Hollywood has always loved titles that are clear and understandable. The quicker you can get to the heart of a film’s meaning with a title the better. But every once in awhile, we get a title (usually from a director who has some pull in the industry) that we don’t quite understand. Maybe we think we understand it, but we really don’t. Hell, there are titles that we do understand, we just don’t know how we understand it or we understand it for the wrong reasons. Many of the titles on this list are those kind. Either we’ve just accepted them as cool-sounding words combined together or we never put much thought into them, well, until now that is.
We’re going to clear up some confusion today. Next time you hear these movie titles, you’ll think a little more about their cleverness, put a little more meaning behind the words that flash up on the screen and maybe even pat yourself on the back for knowing so much. Take Alien, for example. Most people see it merely as a noun describing the Space Jockey, but that’s not the only reason Dan O’Bannon and Ronald Shusett chose that title. They also like the adjective form of the word “alien,” pointing to both the hostility of the Xenomorph and the unwelcomed intrusion of the humans in a world that is not their own. For many of the films on this list, the titles are a reference to a text that most filmgoers are unlikely to be familiar with. That’s why we’re here. Think of it as an initiation of sorts. Here are 15 movie titles you never understood until now.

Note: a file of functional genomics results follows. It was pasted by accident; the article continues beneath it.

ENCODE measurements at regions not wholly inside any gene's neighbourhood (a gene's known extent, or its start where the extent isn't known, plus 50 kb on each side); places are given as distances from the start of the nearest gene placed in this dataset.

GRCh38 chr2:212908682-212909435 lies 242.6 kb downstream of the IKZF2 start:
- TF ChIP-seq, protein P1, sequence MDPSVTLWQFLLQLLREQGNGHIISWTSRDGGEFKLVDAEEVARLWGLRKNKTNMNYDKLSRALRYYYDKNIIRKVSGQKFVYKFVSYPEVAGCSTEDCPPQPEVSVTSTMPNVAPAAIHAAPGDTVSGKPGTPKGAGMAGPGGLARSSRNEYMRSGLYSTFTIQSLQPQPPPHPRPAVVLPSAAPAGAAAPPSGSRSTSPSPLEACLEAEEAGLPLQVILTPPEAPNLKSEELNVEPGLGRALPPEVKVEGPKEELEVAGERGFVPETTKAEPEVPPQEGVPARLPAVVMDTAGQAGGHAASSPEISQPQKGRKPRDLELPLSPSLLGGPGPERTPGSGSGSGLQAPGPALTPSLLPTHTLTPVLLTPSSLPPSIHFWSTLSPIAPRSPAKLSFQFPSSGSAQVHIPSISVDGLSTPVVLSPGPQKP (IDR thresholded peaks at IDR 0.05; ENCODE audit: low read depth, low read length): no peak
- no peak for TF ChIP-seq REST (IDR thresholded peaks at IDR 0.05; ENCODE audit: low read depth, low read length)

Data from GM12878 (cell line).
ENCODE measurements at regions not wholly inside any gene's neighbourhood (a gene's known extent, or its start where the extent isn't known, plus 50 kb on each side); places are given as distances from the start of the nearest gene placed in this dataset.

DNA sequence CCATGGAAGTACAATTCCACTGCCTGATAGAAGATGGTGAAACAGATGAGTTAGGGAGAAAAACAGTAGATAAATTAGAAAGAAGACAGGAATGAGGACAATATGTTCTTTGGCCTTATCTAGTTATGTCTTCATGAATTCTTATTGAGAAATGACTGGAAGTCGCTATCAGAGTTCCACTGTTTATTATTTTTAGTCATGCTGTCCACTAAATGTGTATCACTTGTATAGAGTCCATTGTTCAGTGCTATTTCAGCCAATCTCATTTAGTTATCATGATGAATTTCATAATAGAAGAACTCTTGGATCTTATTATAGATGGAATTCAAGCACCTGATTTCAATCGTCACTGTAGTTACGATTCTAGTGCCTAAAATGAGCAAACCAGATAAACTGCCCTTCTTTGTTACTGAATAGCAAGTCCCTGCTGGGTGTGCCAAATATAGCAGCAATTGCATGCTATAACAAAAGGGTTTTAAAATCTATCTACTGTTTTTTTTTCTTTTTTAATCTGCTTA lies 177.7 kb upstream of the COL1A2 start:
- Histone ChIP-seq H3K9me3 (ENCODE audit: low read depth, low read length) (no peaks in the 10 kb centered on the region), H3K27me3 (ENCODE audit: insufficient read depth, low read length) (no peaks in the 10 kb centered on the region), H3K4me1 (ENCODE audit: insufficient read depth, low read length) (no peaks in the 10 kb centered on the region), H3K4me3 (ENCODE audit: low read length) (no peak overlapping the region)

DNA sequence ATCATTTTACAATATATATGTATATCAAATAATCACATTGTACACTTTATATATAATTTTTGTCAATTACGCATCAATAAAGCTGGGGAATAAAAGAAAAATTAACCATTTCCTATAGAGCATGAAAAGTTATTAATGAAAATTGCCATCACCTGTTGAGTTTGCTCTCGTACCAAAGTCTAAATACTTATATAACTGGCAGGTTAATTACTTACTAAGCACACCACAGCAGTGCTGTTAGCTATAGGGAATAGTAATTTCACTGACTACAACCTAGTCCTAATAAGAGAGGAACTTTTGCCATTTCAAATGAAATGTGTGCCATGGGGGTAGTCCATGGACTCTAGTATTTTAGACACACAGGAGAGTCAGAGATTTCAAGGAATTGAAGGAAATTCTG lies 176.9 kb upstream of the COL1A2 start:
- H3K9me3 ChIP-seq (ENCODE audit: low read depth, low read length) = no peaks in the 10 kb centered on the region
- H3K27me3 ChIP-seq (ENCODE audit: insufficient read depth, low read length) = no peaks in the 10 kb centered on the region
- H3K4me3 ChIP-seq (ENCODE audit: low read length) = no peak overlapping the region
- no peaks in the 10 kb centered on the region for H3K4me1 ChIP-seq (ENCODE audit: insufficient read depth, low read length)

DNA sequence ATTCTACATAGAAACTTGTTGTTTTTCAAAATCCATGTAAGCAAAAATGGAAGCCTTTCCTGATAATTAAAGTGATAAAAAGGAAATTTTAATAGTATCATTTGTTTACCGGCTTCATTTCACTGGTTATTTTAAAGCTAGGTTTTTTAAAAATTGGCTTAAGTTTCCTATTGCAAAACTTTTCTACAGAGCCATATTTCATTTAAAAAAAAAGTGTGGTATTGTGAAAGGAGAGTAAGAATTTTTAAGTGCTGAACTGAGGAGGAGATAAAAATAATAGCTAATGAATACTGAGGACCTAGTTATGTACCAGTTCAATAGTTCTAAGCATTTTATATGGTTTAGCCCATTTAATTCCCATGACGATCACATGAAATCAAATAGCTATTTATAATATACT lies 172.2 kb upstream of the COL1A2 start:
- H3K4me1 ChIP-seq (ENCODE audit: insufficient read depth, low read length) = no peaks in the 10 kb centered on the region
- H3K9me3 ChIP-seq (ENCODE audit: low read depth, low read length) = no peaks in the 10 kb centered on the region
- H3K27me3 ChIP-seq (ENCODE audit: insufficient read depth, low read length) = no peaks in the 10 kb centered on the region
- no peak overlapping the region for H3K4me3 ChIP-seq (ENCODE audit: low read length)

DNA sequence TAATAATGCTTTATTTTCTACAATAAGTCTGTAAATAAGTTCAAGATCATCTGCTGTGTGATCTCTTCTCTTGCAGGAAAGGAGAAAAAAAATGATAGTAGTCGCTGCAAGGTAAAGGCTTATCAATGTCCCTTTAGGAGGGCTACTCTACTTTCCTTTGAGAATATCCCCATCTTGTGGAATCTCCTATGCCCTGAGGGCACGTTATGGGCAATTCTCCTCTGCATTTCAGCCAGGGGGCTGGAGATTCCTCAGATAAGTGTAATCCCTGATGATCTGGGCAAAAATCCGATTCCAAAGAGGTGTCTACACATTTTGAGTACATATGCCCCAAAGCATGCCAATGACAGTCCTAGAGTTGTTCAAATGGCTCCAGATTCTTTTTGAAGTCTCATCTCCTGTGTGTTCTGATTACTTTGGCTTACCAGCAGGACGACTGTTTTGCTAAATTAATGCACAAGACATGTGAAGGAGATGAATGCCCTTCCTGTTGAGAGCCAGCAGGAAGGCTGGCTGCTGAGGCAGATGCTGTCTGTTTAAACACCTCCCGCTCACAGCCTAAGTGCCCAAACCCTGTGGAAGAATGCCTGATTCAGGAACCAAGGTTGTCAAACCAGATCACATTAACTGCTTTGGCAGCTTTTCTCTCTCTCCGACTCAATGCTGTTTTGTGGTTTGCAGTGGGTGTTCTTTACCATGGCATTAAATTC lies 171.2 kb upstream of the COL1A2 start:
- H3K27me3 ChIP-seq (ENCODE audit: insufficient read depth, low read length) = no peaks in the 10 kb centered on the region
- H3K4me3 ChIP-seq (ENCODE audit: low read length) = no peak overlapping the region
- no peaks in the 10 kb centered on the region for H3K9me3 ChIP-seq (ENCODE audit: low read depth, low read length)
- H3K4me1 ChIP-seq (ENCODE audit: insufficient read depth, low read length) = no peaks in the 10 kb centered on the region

15. Requiem for a Dream
This is one title that is usually half understood by audiences. Yes, “requiem” means a “mass for the dead.” So essentially the title means, mass for a dead dream. Clear enough, but why is the film titled that? Well, there’s really a reference to two types of dreams within, the unattainable and elusive “American Dream” and the individual dreams that each of the characters carry with them. As each character becomes more attached to their drug of choice, they become more and more unhinged, causing their dreams to slip further and further away. By the end of the film, their individual dreams are dead, hence the requiem. There’s also a connection the always-dead “American Dream,” a myth that might have once been living but is now long gone.
Similar to the title of Alien, Nicolas Winding Refn’s Drive looks quite simple on the surface, but it tells us a lot about the focus of the film. There are really three elements to the word “drive,” and they are the command, the action and the motive. The command, “drive,” views the Driver (Ryan Gosling) as a monkey, the stunt driver who is told what to do, when to do it and how many times to do it. There are several moments in the film in which he is seen (by others around him) with this type of simplicity. Then there’s the action “drive,” which shows the Driver as an extension of his vehicle, in his limited spoken lines, in his seemingly one-dimensional character and, as shallow as it seems, in his incredible ability to drive any car. It challenges us to look at the character as a mechanical thing, more an instinctual action than a human. Then, finally, there’s the motive “drive,” the true driving force behind the character, the change from monkey/mechanical being to a human with the capacity for love. Meeting Ann (Carrie Mulligan) changes the Driver, causing his heart to grow three sizes. His internal drive changes from taking orders and his programmable instinct to love, and this is where we leave him.
13. A Place Beyond the Pines